The Dangerous Wolverine

April 18, 2013 — Leave a comment

This is my third article regarding how to deal with difficult people.  This week’s personality type is what I refer to as a Wolverine.

These wolverines initially appear calm when they approach you or you approach them.  There is no obvious hint of the molten lava that lies just underneath the surface, waiting for a fissure to open so they can explode.  But that explosion will occur suddenly and without warning.

While most people who lose their temper are able to bring themselves under control within a few minutes, the wolverine’s explosions can last for over an hour.  During that explosion there is uncontrolled ranting and raving (key word – “uncontrolled”).

In nature, real wolverines are noted for their powerful jaws, sharp claws and thick hide.  The person with a wolverine personality uses words (name calling, slurs, vulgar comparisons and accusations) that cut like a razor.  Yet they seem impervious to pain.

In a work setting these are the people who are loud and abusive.  They may seem receptive to supervision or correction, but don’t be fooled.  They are apt to explode with the quickness of a lit match being dropped onto gasoline.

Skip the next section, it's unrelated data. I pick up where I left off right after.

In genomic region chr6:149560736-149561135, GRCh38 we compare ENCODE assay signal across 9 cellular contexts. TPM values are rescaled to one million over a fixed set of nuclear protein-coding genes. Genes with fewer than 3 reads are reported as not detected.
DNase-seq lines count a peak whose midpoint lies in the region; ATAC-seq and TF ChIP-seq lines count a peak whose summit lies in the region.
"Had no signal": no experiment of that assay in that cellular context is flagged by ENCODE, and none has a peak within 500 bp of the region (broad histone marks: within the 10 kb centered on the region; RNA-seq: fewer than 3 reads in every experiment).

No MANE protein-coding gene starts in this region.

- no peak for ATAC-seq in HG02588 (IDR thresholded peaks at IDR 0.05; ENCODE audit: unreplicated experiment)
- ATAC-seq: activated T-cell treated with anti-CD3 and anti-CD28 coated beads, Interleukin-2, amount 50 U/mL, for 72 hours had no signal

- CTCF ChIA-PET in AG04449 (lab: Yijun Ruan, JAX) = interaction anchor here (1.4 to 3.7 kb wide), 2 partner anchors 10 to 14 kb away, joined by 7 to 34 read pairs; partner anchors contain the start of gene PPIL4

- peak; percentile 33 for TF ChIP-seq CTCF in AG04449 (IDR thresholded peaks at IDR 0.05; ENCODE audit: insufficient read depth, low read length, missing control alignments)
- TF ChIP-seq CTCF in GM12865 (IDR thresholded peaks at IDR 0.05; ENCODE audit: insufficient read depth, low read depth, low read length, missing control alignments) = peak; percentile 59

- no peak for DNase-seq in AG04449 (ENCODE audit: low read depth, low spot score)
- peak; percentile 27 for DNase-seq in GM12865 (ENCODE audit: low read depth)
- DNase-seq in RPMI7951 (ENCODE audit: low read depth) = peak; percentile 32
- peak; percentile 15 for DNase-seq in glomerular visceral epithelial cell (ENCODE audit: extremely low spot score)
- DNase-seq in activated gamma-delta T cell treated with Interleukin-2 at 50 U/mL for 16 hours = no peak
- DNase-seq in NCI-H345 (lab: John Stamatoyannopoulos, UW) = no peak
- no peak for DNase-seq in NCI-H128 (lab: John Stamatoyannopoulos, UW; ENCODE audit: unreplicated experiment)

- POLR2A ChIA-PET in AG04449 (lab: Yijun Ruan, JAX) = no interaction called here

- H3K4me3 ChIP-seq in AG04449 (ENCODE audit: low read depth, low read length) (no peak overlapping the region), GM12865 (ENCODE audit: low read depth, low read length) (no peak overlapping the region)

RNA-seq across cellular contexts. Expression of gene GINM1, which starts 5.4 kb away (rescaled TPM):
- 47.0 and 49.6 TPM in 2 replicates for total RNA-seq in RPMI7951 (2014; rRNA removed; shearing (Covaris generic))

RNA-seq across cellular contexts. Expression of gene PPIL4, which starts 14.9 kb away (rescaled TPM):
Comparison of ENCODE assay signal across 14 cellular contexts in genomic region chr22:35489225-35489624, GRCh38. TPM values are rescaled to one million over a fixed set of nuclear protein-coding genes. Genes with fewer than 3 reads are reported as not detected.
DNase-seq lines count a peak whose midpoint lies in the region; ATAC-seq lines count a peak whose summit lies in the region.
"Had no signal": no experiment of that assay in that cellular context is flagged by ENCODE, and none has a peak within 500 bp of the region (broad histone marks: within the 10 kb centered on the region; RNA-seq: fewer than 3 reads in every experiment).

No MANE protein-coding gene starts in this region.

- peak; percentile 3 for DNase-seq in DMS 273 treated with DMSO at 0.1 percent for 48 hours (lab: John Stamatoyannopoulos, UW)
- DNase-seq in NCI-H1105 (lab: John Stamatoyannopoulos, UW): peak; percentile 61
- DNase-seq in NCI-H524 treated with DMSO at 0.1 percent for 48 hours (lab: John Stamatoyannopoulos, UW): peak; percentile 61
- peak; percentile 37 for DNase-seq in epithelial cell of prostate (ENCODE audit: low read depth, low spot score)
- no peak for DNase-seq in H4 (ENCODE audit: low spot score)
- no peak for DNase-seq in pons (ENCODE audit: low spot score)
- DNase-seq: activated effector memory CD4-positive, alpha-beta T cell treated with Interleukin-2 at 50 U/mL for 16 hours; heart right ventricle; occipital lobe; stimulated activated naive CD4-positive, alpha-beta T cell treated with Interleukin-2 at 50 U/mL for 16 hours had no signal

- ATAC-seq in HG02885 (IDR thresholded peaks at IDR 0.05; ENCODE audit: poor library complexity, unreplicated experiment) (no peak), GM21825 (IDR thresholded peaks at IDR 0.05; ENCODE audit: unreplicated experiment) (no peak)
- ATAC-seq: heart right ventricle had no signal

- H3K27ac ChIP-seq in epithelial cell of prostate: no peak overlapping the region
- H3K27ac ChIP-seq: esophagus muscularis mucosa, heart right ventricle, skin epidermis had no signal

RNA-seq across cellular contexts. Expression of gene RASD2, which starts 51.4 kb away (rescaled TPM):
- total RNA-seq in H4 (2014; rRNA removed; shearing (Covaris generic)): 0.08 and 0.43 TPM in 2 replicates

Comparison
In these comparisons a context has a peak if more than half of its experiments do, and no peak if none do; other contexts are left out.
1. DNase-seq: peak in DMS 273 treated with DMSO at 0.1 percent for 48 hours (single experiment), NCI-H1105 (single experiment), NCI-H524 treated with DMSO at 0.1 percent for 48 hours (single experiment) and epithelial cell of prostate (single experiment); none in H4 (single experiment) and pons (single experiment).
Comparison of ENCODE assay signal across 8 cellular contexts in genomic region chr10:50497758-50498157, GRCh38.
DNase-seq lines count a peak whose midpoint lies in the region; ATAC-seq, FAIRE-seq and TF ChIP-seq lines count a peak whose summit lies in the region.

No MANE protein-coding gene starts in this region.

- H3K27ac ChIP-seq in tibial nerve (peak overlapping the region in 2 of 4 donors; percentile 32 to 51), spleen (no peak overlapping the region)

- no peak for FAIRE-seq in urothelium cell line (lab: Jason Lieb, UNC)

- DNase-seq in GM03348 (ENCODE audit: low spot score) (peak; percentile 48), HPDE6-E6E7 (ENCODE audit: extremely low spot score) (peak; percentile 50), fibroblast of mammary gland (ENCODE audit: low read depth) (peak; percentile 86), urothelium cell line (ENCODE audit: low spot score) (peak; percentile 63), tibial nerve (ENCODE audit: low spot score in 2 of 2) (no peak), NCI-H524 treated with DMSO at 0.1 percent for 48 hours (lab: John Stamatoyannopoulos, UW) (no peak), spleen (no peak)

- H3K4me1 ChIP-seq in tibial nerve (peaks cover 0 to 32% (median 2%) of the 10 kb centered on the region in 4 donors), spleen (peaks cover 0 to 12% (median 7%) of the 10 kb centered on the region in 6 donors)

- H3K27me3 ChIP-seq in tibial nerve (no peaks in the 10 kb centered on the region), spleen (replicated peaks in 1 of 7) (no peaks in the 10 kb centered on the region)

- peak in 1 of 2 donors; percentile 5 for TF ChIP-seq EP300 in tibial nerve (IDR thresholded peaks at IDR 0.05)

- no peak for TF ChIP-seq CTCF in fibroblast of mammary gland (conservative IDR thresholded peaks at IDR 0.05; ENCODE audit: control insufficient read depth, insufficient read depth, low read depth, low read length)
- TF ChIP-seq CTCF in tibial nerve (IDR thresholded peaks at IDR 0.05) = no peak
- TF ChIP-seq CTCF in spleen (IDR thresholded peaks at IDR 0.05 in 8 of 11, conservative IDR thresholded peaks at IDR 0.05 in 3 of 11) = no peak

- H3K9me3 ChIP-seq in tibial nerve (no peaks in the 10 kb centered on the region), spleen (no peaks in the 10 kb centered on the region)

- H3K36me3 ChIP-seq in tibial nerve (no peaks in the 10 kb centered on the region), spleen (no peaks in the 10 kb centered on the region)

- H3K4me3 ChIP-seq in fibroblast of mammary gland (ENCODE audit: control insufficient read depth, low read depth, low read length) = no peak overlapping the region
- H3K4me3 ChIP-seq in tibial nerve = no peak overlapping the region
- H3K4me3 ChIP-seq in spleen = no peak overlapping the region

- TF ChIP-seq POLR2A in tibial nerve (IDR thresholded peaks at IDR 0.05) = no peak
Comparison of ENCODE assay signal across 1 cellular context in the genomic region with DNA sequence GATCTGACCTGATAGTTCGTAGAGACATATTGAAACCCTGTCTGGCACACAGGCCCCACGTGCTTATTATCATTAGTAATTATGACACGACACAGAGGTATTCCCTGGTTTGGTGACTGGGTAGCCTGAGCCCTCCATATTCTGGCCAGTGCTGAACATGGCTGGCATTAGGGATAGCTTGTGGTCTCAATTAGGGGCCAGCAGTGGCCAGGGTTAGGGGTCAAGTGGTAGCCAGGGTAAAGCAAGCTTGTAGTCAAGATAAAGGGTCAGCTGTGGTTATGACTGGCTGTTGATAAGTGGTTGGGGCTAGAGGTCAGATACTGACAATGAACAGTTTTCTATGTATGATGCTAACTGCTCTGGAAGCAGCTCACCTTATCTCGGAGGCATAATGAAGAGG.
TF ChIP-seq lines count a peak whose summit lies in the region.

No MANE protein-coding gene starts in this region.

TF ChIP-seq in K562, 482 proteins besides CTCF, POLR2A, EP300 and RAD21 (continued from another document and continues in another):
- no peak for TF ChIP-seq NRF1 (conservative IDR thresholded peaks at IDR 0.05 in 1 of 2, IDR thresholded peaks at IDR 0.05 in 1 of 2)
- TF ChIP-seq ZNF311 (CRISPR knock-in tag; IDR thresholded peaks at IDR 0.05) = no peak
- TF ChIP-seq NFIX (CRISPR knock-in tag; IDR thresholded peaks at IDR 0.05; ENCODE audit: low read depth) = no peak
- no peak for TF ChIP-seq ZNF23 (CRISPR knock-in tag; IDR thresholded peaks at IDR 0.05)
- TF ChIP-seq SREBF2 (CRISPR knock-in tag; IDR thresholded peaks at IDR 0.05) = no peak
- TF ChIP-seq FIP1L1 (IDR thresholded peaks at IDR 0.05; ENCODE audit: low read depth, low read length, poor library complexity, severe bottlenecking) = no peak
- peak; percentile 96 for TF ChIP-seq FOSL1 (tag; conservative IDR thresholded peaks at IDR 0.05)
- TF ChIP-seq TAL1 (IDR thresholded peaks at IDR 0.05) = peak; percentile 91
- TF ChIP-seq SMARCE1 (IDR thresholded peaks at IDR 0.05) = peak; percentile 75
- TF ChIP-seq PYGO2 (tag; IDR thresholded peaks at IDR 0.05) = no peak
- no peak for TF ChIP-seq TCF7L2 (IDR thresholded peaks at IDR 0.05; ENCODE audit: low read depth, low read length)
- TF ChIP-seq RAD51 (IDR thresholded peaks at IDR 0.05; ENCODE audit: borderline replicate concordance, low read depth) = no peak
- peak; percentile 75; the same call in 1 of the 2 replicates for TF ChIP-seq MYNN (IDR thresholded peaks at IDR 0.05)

How should you handle a wolverine?

If you are married to one of these, your life has been a living hell.  You have been abused, at least emotionally and verbally, and possibly physically.  If that is true for you, I strongly urge you to get in contact with your local women’s shelter to, at least, received some words of advice from them.  Or find yourself a good counselor who can help you find a way out of the trap that you find yourself in.
If you have an employee who is a wolverine, let me offer these suggestions:
  • Provide a lot of feedback to them.  Be sure you are specific with your feedback, letting them know of your concerns and your interest in theirs.
  • Let them see you making notes about their concerns.  Literally have a pad and pen and make notes during their rant.  This sometimes gives them pause as they realize that what they say could be used against them later.
  • Make a conscious effort to respond to the increase in volume of their voice by lowering yours.  The louder they get, the softer you get.  That’s as much about keeping yourself calm as it is about disarming them.
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